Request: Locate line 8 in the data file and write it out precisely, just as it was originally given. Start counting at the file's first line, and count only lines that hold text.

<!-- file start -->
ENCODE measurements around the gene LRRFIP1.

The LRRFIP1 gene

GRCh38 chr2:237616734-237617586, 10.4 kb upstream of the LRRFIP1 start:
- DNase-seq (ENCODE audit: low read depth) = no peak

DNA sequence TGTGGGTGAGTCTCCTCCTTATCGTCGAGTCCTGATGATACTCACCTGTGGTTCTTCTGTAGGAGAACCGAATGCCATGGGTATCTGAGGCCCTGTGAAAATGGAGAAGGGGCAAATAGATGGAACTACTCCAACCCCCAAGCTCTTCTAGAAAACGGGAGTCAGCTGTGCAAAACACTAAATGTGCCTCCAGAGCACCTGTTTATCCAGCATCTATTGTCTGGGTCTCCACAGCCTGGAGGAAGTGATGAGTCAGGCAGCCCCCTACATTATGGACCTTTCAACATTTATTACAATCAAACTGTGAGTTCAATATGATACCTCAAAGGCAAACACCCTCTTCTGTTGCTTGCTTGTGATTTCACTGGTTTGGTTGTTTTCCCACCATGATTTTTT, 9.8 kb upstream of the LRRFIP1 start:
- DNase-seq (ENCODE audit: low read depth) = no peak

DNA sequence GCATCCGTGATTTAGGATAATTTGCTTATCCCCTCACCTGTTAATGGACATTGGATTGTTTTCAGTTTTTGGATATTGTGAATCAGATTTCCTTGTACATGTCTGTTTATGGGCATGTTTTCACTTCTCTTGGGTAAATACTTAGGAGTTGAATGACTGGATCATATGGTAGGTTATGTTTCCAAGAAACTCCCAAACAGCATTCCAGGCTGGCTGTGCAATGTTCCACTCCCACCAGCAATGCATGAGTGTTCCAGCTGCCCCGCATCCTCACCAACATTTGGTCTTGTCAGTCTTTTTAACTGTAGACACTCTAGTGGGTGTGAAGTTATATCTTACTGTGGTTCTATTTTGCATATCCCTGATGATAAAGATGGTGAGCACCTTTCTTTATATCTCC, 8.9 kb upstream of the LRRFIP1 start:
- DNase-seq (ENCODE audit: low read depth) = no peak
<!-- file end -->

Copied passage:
- DNase-seq (ENCODE audit: low read depth) = no peak